by Jean Sramek
April 16, 2007
Jean Sramek read Pamela Carter Joern’s book ("The Floor of the Sky," from Bison Books, University of Nebraska Press) and admired its subtle clarity.
Teenage pregnancy, sustainable family farming, rural drug abuse, Alzheimer’s, and sibling rivalry. Pamela Carter Joern deals with all these contemporary issues—and a few others—in The Floor of the Sky
¸ the story of a broken yet fiercely loyal ranch family in rural Nebraska. Carter Joern manages to examine these topics, even make statements, without being ham-fisted or preachy. On the contrary, her touch is so light as to be mischievous, and we are often left wondering (in a good way) about this message, or that—or whether there was a message intended at all.
The story of generations of the Bolden family, owners of the Bluestem Ranch, are told through the eyes of those left living. The primary narrators have come together out of necessity. Toby Bolden Jenkins is the 72-year-old grandmother, Lila her pregnant 16-year-old granddaughter. Lila and Toby taking turns telling the story of this too-short summer from their own perspectives, their chapters interspersed with chapters told by Toby’s crotchety sister Gertie and Toby’s best friend George, the Bluestem’s hired hand. There is no table of contents, no page numbers for chapters—the story simply flows from headings labeled “Toby” and “George” and “Lila” and “Gertie” back to “Toby” again. It’s as though the author is coaxing you to read it in one sitting, without the benefit of a bookmark. That’s not a bad idea.
Lila has been banished to the Bluestem by her jet-setting Minneapolis mother Nola Jean, who views Toby as the convenient proprietor of an unwed-mothers’ home where Lila can sit in the proverbial corner and think about what she’s done, or as Lila puts it, Mom sent me here because she can’t stand to look at me.
Toby does not resent this, and is almost glad for the company, a welcome break from Gertie’s bitterness and the impending guillotine of the back taxes on the Bluestem, which Toby cannot pay.
There are subplots as well—Gertie’s husband Howard slips further into nursing home senility, Lila’s adored older cousin Clay is sleeping with a married woman, a ranch couple named Julia and Royce grow organic beef on the land they lease from Toby. This book is populated by characters both living and dead, and the Bolden family graveyard is full of secrets. Some of the secrets are in plain sight, but living Boldens who refuse to see them or talk about them are not so very different from any given non-fictional family.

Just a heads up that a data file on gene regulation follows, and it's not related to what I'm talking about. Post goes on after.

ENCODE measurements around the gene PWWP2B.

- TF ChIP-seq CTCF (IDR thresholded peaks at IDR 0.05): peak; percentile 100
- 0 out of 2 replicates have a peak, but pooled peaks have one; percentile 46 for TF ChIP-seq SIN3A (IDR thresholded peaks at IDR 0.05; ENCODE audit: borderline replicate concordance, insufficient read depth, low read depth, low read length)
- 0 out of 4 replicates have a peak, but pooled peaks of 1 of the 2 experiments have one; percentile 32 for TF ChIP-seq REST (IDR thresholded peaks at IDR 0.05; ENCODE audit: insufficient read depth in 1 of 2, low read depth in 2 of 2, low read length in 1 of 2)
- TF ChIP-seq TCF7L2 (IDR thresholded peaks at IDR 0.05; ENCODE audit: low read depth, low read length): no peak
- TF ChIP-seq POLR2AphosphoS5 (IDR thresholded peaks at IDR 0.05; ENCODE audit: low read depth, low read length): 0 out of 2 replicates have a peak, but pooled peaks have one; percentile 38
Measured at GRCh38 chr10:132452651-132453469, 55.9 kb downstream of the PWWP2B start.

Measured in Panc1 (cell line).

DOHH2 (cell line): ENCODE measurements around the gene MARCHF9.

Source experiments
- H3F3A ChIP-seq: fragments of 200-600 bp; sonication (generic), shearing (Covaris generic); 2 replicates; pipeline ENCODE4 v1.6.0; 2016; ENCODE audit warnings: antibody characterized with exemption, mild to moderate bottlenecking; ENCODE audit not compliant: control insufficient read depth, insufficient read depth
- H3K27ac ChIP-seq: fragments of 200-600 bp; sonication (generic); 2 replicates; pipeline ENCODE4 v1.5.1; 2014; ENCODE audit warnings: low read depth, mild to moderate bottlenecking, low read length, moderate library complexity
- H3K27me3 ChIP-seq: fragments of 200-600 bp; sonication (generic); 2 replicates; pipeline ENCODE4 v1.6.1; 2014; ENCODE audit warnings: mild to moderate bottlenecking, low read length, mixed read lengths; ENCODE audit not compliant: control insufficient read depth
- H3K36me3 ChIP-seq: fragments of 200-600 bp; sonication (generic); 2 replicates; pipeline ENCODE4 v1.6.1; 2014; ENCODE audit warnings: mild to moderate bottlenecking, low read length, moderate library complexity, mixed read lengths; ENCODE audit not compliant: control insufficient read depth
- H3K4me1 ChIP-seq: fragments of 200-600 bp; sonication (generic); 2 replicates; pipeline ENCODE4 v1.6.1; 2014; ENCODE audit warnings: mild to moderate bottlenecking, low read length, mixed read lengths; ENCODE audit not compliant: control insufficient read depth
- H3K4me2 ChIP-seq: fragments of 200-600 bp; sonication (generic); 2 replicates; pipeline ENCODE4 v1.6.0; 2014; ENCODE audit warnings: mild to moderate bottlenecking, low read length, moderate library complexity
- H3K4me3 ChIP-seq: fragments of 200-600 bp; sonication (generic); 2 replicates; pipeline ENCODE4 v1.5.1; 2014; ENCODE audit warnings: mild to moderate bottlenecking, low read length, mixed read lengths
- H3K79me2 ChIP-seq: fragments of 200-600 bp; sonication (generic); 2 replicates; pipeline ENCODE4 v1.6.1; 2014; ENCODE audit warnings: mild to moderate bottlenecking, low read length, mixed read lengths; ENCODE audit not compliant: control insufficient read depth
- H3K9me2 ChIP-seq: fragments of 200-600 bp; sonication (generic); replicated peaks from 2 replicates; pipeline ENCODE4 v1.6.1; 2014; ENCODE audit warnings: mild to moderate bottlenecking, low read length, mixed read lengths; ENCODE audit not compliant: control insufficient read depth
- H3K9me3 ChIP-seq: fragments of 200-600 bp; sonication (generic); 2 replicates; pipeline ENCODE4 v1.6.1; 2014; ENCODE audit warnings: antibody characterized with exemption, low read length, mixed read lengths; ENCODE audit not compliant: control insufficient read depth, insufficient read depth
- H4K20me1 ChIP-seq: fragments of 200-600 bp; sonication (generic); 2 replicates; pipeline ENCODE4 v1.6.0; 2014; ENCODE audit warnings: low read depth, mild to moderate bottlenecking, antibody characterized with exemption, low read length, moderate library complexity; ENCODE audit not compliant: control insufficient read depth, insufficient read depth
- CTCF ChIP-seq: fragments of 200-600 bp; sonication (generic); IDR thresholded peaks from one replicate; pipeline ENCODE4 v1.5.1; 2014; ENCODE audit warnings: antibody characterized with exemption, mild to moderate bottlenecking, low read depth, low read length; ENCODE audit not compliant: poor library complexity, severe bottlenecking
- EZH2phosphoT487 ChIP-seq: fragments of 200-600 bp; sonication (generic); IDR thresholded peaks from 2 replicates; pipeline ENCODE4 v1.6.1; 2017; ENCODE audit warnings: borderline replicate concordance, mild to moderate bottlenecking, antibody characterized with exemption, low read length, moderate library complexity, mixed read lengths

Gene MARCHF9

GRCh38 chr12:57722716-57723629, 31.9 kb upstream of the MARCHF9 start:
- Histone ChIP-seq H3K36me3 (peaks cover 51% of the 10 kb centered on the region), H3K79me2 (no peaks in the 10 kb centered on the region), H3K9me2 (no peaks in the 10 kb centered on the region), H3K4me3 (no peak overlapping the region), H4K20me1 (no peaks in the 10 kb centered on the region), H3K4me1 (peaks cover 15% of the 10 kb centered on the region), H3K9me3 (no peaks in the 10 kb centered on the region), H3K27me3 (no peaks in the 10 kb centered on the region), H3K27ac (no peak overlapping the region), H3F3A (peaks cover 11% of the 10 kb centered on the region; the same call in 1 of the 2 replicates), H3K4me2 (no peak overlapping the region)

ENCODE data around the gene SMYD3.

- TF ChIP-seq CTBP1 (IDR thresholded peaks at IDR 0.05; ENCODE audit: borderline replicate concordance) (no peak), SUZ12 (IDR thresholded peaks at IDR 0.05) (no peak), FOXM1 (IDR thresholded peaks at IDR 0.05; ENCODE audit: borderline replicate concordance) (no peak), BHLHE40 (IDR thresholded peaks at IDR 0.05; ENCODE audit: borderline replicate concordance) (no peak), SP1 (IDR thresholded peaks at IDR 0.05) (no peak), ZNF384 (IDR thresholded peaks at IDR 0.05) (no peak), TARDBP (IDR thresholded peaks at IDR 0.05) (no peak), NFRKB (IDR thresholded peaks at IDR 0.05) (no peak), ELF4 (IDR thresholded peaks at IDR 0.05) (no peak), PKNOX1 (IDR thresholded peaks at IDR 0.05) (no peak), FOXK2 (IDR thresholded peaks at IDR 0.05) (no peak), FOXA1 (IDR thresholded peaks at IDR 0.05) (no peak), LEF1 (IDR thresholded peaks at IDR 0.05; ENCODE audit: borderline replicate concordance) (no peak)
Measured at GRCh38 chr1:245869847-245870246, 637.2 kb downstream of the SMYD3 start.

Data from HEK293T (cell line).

Some of the story is predictable: pregnant girl comes to terms with “who she is” by bonding with her grandmother; quirky people from small town are sometimes trouble and sometimes salt-of-the-earth; megalomaniac patriarch Luther Bolden ruins everyone’s lives even after death; heirloom jewelry and framed photographs invoke memories. That kind of thing. But The Floor of the Sky
never divulges its secrets too soon or too obviously, and Carter Joern is masterful at showing-not-telling, that traditional writer’s mantra. Clues and hints about Bolden family truths are dropped like feathers, and when we find out what we suspected we knew—a baby born out of wedlock, a murder, an accidental infidelity—it still feels like a surprise. Not all is revealed, either. Some secrets are taken to the grave, some grudges not only kept but honed, and it’s all presented in a prose that is at once earthy and light:
Eleanor bore him four girls who all died the same winter of diphtheria. Robert Bolden built four small pine coffins, laid the girls out, tucked in with dolls and teddy bears, dressed in pinafores and calico dresses made by Eleanor’s own hands. The coffins had to be stored in the horse barn until the ground thawed in the spring, and most days Robert found Eleanor draped over one or the other of her darlings’ caskets, eyes dry and vacant, mouth slack with grief. In March Robert chose a spot in his own pasture, fenced it off, dug four graves, and lowered his daughters into the ground while his still ailing and depressed wife clung to his arm and wept …. Five years later, after two miscarriages, Eleanor gave birth to one more child. A boy this time. Luther. Eleanor looked at her new baby, turned an exhausted face toward Dr. Blackford, said, There now, Robert has his son, and died.
The standout character is Toby. Carter Joern avoids heroic clichés about elderly women, and if Toby is caring and wise towards Lila, it’s because Toby is Toby, not because she’s a grandmother. Toby is full of self-doubt, masturbates to the memory of her first lover, quietly drinks whiskey out of a coffee cup, and thinks badly of others, especially her sister:
Gertie sits at the kitchen table. She’s dressed for town in one of those outfits old women wear, two-piece polyester, Wal-Mart or K-Mart specials. Peach pants, a white blousy top with peach, mint and blue flowers made of twisted ribbons. Washable, lightweight, and cheap. Toby refuses such clothes, making her mind up, as she has throughout her life, not to be like Gertie. Ten years older than Toby, Gertie’s her advance warning, her red light flashing. Instead, Toby wears a plaid cotton shirt, tails out over the bunchy elastic waistline of her jeans. She does allow herself elastic. She’s not a fool.
The book has a few awkward flaws—characters’ names change from one chapter to another, and a climactic scene is marred by the assertion that money has been “invested in the Standard and Poor Index”—which are hardly worth mentioning, except that in a book so finely combed, it’s sad to see lapses in fact checking and proofreading. However, Toby and Lila are a winning combination and this is a very satisfying novel.